Second, in the case of Schaffer specifically, I think there’s a lot to be learned about how historiography evolves by concentrating on the particulars of the arguments. If you look to early posts in this series, or my series on the “natural philosophy problem”, there is a subtle progression from Schaffer’s early, really very innovative approach to analyzing natural philosophical argumentation into a less satisfying, more homogenized historiography that is preoccupied with things like analyzing polemics. How did that happen? Much seems to have had to do with an implied, effective division of labor between technical approaches, like that of Jed Buchwald, and, say the analytical style of Schaffer (this is a point I made here). In 1993 there still would have been some confidence that this productive division of analytical labor would persist.

Finally, I think by sticking to the historiographical arguments, I think it is possible to draw a critical distinction between why I don’t really care for these pieces, but why I think “Comets & Idols”, which actually handles fairly similar questions, is awesome.

Much of this, as I say, will come up in Pt. 2, but not in a way that I think really answers your question, but hopefully this will clarify why I analyze these things in the ways that I do.

3. Aaron Sidney Wright - August 25, 2010

Hi Will,

I should have been more precise in my comment above. Of course, reliving the science wars via blogs will not be productive, and I didn’t mean to imply a critique of your presentation. What I was getting at was something like: Is it worth accepting Wilson’s reading of Schaffer as a plea to social historians when we have good reason to think these sorts of historiographical arguments are not going to be particularly effective given certain social structures in our disciplines? If Schaffer fails to make a good point that social historians should take HoS more seriously, is that his failing or a failure of Wilson’s interpretation? I don’t know the answer, but I’d be interested to know what you think.

Does it make more sense to take Schaffer’s points as being directed to other historians of science? Perhaps this has more to do with the non/technical boundary you mentioned above. (Side note: After hearing caricatures of Buchwald / technical histories, I was blown away by _The Creation of Scientific Effects_ ) I’d read the entente piece before, and it’s very interesting, and it ties in to my question about whether this should be seen as more [literally] interdisciplinary than transdisciplinary. Surely this attention to audience is also an historiographic trend.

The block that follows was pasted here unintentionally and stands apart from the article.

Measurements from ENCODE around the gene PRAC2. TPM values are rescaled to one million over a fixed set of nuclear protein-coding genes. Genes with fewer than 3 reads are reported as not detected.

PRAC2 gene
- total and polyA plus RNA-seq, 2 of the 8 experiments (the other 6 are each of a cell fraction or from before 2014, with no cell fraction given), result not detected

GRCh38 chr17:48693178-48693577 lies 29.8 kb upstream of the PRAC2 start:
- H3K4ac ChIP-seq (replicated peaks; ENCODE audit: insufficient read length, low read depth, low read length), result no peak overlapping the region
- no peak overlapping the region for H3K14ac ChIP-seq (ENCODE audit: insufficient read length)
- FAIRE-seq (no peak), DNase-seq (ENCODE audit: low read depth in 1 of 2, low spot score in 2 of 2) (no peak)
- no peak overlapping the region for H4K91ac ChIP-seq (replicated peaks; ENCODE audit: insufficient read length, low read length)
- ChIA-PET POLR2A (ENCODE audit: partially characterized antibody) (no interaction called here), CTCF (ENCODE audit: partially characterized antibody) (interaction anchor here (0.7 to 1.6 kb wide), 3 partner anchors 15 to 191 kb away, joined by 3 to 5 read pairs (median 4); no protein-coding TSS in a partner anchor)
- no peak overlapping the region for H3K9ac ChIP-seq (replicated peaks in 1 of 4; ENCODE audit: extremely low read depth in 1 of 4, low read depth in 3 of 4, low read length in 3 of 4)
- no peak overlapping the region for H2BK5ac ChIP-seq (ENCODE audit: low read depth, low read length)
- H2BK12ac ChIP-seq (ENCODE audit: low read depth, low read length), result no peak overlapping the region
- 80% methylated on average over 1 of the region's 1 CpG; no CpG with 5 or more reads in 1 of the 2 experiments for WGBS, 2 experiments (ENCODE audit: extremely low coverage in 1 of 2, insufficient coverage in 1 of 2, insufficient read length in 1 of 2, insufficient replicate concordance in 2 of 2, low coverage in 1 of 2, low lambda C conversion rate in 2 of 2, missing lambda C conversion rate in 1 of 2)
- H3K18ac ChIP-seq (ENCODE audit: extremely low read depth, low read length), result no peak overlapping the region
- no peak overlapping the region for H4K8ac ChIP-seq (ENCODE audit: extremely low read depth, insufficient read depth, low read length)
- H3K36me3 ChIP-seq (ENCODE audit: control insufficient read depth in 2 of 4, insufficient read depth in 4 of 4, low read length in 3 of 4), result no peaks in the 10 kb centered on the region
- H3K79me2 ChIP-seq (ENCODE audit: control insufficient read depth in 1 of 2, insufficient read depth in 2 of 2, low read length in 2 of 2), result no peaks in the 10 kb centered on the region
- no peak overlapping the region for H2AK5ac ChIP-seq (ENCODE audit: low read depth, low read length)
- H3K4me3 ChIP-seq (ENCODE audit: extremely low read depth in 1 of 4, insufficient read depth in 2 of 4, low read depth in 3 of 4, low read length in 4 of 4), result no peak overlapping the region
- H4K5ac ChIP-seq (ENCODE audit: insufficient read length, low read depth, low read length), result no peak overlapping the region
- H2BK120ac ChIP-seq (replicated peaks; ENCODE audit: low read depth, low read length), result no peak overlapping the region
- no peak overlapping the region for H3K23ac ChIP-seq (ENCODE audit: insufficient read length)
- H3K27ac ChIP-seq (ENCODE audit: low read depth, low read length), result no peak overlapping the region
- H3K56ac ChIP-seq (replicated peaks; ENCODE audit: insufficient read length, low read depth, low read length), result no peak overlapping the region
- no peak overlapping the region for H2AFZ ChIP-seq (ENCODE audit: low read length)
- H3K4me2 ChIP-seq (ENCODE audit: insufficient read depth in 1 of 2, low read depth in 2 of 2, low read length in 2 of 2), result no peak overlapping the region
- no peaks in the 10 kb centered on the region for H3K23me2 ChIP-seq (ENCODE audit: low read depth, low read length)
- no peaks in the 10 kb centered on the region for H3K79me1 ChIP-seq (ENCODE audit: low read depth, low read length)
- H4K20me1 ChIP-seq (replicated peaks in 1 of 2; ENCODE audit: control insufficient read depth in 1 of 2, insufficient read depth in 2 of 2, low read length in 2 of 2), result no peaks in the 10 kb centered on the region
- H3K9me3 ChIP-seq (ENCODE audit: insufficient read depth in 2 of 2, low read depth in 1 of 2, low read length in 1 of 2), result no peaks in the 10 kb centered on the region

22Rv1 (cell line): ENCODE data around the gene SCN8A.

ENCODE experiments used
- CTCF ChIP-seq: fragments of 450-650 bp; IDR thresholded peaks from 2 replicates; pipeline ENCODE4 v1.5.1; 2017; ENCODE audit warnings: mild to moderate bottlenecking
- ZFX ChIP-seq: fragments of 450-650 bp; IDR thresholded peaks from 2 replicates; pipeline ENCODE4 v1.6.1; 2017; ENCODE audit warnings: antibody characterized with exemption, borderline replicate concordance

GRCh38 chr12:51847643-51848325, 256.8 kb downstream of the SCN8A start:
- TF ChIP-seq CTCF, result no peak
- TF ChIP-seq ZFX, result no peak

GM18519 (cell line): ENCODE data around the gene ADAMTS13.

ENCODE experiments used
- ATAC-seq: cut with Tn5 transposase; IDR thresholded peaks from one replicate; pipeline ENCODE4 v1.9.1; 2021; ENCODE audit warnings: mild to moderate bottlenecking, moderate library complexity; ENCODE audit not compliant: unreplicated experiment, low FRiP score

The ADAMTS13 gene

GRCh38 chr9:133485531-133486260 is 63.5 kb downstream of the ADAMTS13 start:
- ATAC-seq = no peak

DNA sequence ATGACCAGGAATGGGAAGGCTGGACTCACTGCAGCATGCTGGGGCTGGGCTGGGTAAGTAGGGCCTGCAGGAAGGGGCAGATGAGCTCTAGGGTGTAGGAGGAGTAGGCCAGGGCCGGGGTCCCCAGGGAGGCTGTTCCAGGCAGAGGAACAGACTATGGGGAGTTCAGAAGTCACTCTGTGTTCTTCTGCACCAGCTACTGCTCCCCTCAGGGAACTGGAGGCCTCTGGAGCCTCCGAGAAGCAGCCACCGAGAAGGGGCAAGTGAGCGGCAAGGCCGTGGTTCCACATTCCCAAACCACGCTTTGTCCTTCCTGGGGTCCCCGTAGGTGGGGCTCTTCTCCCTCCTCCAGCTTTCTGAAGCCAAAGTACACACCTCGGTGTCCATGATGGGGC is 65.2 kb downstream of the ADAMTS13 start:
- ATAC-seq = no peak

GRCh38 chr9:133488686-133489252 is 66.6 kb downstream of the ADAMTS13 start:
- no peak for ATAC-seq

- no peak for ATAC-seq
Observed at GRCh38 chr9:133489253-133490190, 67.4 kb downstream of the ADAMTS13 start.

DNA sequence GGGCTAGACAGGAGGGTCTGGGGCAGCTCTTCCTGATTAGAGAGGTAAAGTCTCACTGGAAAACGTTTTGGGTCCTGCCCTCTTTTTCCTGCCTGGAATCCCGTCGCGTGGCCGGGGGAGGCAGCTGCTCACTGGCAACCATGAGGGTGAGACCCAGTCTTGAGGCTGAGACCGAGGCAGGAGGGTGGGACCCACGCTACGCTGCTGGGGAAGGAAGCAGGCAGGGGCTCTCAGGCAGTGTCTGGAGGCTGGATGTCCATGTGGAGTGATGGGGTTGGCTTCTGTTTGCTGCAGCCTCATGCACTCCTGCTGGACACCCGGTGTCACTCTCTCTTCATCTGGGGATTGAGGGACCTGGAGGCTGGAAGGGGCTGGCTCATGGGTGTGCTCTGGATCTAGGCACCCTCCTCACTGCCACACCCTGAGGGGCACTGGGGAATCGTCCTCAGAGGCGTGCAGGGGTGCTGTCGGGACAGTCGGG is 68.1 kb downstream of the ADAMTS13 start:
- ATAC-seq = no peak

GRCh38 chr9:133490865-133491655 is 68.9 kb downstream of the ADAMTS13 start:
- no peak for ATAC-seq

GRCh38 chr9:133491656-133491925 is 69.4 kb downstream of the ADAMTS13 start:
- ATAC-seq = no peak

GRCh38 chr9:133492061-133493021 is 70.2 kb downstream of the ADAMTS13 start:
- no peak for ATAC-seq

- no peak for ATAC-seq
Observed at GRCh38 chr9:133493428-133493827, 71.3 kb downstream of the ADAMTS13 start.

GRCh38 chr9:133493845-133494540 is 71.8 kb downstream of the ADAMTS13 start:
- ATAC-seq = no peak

–ASW

Will Thomas - August 25, 2010

Ah, that’s a good question. Actually, I’m not sure Schaffer and co. are unsuccessful. My own rather cynical interpretation of what happened is something like this: historians of science basically replicate the claims of social history and then sell social historians their own insights back to them claiming that historians of science have discovered a crucial socio-epistemological insight. Social/cultural historians think this is great and start inviting us to their conferences. Meanwhile, because this is a crucial socio-epistemological insight (an interpretation that’s been in circulation for 15-odd years at this point, and controversial for just as long), it is no longer necessary to reach a reconciliation with people studying fussy technical issues in order to understand what are taken to be the most important historiographical issues.

Actually, though, there’s more about Wilson, fragmentation, historiographical integration, and interdisciplinarity to come in Pt. 2, so let’s pick this up again after that goes up (probably not ’til this weekend — I’m moving to London in several weeks, so time is getting scarce).

4. Aaron Sidney Wright - August 25, 2010

Looking forward to pt. 2 then.

–ASW
False vacuum

5. Conversations with Will Thomas on Schaffer | False vacuum: a weblog by Aaron Sidney Wright - August 26, 2010

[…] propaganda that’s come out of their series of analyses of Schaffer’s oevre. The posts (part one; part two; three to come) are about two of Schaffer’s papers from 1993 dealing with the […]


Leave a Reply

Fill in your details below or click an icon to log in:

WordPress.com Logo

You are commenting using your WordPress.com account. Log Out / Change )

Twitter picture

You are commenting using your Twitter account. Log Out / Change )

Facebook photo

You are commenting using your Facebook account. Log Out / Change )

Google+ photo

You are commenting using your Google+ account. Log Out / Change )

Connecting to %s